MR. EARNEST: Well, at this point, we do not have -- we have not reached a definitive conclusion about who may have been responsible for this particular incident. But obviously, the Turks are taking a close look at this, and we support their efforts to investigate it and to take the necessary steps to further protect the country from these kinds of terrorist attacks happening in the future.
Q: And on another topic, we saw on Friday an escalation in the type of violence and unpleasant activities that we've seen on the presidential campaign trail. And I wanted to get a sense from you -- we've obviously seen a lot of American voices coming out saying that for the first time they're feeling scared of their fellow citizens, and a flavor that we haven't seen in this country in a long time. How much responsibility for the violence that we're seeing does the White House attribute to Donald Trump?
MR. EARNEST: Well, Josh, the President had the opportunity to talk about this a little bit on Saturday morning at the fundraiser that he did for the Democratic Party in Dallas. And the President observed that we've seen a number of candidates for president on the Republican side of the aisle making inflammatory, divisive comments to try to advance their campaign. And that's something that you've heard me on a number of occasions speak out against. It's not just one candidate who has suggested -- on the Republican side -- that somehow there should be a religious test imposed on refugees seeking to enter the United States.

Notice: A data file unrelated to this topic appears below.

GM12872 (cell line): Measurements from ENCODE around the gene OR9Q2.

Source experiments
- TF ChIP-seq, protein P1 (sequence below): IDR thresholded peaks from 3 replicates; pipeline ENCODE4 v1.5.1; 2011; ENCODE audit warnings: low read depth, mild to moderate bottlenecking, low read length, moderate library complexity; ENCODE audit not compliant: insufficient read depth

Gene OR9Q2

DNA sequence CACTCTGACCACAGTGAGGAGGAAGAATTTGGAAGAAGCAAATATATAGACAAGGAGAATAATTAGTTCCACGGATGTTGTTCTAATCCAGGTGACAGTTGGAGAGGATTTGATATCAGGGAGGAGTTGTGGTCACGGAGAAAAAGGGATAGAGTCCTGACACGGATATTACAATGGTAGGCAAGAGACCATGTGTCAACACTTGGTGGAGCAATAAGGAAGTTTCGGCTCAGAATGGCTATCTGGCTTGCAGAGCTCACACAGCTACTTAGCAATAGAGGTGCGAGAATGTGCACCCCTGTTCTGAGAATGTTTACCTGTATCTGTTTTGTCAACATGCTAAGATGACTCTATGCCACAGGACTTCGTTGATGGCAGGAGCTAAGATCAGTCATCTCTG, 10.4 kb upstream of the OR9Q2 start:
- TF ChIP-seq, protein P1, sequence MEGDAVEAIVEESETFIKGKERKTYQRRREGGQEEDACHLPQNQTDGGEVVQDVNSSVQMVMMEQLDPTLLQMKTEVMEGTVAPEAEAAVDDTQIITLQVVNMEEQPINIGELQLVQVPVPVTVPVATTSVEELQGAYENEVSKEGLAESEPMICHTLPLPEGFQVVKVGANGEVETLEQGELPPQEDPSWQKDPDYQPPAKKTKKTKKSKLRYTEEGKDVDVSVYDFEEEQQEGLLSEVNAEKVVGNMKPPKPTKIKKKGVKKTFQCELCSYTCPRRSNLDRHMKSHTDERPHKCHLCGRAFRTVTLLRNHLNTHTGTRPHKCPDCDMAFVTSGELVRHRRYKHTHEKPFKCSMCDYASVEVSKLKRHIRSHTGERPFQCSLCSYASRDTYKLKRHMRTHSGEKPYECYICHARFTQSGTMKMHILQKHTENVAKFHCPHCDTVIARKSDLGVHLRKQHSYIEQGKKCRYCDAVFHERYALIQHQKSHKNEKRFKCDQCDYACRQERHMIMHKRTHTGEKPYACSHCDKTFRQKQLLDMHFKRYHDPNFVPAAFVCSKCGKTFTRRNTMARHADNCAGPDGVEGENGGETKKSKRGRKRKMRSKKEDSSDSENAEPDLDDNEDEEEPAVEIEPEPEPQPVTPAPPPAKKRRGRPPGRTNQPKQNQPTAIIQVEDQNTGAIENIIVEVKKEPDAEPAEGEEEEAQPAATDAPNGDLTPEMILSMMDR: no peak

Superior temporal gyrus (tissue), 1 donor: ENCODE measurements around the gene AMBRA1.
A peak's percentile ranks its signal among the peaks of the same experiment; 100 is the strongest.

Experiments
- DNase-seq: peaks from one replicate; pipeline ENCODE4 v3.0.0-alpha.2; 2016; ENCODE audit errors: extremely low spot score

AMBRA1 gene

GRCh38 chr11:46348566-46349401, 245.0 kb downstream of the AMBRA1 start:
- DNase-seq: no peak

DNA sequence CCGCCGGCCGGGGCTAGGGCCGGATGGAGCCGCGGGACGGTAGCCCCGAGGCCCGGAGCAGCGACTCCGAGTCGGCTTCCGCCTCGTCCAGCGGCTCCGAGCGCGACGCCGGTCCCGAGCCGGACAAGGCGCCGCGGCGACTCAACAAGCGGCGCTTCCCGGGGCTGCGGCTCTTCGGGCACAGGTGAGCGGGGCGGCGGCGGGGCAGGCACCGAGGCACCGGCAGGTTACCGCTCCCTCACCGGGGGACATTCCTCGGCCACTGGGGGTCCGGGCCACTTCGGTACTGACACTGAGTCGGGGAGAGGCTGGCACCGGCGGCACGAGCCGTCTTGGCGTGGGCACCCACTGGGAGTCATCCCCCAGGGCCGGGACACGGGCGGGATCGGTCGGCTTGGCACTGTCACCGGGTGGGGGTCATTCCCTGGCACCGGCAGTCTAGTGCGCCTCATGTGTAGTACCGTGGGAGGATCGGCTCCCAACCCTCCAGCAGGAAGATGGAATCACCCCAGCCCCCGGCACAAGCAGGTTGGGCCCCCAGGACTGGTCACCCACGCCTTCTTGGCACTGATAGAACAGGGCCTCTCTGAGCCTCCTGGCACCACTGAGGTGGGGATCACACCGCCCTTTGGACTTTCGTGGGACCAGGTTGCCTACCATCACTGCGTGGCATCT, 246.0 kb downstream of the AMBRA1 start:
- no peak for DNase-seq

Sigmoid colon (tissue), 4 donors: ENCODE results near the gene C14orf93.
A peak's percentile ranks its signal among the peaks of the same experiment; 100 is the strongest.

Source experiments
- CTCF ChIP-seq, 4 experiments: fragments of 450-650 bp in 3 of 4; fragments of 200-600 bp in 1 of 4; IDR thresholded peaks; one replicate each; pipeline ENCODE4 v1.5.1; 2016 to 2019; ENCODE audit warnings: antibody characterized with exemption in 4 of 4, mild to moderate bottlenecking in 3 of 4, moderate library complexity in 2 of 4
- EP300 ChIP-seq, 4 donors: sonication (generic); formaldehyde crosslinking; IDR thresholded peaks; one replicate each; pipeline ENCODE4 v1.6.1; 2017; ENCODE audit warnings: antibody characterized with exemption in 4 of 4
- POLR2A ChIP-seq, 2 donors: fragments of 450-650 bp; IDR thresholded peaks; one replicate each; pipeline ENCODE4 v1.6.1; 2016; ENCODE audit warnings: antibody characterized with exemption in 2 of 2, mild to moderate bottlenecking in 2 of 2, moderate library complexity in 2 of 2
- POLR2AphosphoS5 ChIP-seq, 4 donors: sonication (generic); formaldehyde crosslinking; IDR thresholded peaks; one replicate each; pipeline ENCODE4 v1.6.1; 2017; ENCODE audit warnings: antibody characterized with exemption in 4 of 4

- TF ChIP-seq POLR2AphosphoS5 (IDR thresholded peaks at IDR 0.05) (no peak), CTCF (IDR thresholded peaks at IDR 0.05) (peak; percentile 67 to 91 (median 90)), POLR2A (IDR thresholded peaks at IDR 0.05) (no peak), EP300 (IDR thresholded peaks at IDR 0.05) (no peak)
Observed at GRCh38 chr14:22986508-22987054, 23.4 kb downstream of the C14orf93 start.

Q: I'm not really asking about the policy position, though. It's more now that some of the comments from the GOP frontrunner that seem to be egging on people to attack protestors. It's more about the violent nature of what's going on out there.